The Montana Department of Natural Resources and Conservation (MDNRC) has recently published three stories on Montana farmers and ranchers who have devoted a great deal of time and energy to conservation work. NACD would like to thank Linda Brander, a resource specialist for the Conservation Districts Bureau within MDNRC, for the opportunity to republish this story on our blog.
Story by John Grassy | Photography by Larry Mayer
Connie and Dick Iversen could only stand on the high bluff, watching and wondering when it might end. It was June of 2011, and down below them the Missouri River had reached a level of flooding no one had ever seen. For just the fifth time since its construction in the 1930s, the massive spillway on the Fort Peck Dam was open and releasing water. In the flood of 1975, a record 35,000 cubic feet per second (CFS) of water was released from the dam; in June of 2011, the flow would exceed 100,000 CFS at the Culbertson gauging station.
Down from the bluff, 1,500 acres of the Iversen’s farm near Culbertson was under water. Their crops for that year were gone, 400 acres of sugar beets and 600 acres of malt barley, along with 400 acres of grazing land. The ranch road, the fencing, a center pivot and irrigation system – even an old homestead – all of it was submerged beneath the roiling, mud-colored water.
When they could finally get in to look around, Dick says, “It wasn’t the place we had before.”
“It was heart-wrenching,” Connie says.
Floodwaters had scoured out craters in the fields, some 20 feet deep and a quarter-mile long; in other areas were dune-like piles of sand 20 feet high. The sandy ground hampered recovery. “Once we could get in, we spent a month pushing dirt,” says Dick. “We got every kind of heavy equipment you can imagine stuck out there.”
As the initial phase of recovery got started, the couple faced difficult questions. “What do we do with this?” Connie says. “We didn’t know at first. How do we fix things? How do we pay for it?”
In early fall, they found the first important answer under their feet, spread over hundreds of acres. The flood had taken away plenty, but it had also given something: thousands of seedling cottonwood trees. The Iversens knew that native cottonwoods depended on flooding to recruit a new generation of forest. And on the Missouri River with its network of dams and reservoirs, a real flood was almost unheard of. Along their section of the river, “We had noticed cottonwoods were dying of old age and there wasn’t any new growth,” says Dick. “We thought, ‘this is our chance.’ We decided we better maintain what we had because we weren’t going to see it again in our lifetime. Whether we liked it or not, whether we could make money or not, it was important to leave some of those trees.”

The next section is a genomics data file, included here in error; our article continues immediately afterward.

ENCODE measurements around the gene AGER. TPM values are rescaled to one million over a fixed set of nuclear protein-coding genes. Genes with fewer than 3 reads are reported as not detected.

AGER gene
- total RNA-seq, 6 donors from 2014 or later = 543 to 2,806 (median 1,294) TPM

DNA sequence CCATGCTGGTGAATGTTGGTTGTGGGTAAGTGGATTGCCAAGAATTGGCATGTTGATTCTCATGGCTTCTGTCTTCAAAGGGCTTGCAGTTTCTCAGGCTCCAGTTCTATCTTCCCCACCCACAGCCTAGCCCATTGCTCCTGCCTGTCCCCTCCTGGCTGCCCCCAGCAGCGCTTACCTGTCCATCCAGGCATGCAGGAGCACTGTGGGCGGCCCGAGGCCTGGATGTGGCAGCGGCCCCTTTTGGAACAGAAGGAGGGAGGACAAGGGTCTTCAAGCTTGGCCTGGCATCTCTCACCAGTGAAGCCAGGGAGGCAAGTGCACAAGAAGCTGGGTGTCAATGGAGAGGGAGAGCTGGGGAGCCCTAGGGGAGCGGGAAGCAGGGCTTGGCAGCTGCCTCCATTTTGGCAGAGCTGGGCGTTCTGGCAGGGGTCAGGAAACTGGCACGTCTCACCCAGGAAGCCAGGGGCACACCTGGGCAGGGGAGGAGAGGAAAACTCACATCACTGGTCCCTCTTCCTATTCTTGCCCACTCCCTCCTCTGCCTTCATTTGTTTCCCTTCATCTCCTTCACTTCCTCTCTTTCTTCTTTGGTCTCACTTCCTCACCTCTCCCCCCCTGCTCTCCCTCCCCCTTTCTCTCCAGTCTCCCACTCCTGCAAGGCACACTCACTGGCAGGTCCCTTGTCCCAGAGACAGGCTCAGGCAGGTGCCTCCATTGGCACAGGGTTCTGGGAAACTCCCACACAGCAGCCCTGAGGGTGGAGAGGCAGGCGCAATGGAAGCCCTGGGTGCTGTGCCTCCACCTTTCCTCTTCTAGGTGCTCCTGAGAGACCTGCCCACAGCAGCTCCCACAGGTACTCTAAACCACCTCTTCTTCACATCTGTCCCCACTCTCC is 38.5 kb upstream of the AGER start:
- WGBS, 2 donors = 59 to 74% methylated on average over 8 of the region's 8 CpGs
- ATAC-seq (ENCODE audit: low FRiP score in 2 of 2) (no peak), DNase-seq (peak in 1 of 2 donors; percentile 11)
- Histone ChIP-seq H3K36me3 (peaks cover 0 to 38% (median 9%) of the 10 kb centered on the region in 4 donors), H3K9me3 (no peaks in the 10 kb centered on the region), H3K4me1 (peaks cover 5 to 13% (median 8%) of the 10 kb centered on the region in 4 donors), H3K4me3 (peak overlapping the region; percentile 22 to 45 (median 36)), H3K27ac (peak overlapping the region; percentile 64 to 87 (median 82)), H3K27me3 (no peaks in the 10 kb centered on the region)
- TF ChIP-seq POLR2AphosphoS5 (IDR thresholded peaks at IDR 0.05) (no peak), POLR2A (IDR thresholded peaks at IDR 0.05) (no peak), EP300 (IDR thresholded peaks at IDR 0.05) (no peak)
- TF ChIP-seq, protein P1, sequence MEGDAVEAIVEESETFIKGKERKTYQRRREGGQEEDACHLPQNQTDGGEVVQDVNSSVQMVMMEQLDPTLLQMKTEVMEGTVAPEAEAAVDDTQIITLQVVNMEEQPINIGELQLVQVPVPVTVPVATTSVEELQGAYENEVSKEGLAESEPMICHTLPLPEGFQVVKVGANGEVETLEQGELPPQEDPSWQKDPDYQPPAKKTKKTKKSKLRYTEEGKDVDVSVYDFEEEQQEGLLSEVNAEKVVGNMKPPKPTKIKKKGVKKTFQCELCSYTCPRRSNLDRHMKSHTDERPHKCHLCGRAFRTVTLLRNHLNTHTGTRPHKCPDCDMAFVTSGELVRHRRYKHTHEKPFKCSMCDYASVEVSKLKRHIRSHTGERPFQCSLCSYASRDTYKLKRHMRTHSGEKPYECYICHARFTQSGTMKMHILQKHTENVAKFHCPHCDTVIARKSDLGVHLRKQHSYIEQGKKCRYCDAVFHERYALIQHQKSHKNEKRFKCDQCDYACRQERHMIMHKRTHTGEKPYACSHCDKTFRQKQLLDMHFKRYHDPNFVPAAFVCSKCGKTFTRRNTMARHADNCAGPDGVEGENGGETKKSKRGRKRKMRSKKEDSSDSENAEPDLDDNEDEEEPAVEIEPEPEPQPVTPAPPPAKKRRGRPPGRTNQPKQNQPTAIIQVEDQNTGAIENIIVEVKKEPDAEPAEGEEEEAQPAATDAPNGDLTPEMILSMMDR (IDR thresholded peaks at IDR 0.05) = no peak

Rachel Frost is a coordinator for the Missouri River Conservation Districts Council (MRCDC). In recent years, she says, the council has invested in programs that emphasize riparian areas – their importance to water quality, fish and wildlife, aesthetics, as well as their working functions for ranchers and farmers.
“Riparian areas belong to all of us,” says Rachel. “They’re important to people using rivers for recreation. They have a vital role in protecting water quality. In a broad sense, managing riparian grazing affects everyone in Montana. The council works with landowners to encourage best practices through providing the infrastructure, tools and technical assistance to do it right.”
One of those MRCDC programs, called Ranching for Rivers, offers 50 percent cost-share assistance for ranchers to develop their riparian pastures with improved fencing and other related infrastructure, such as water gaps and off-site water tanks. The program debuted in 2016 and the Iversens would be among the first ranchers to utilize it.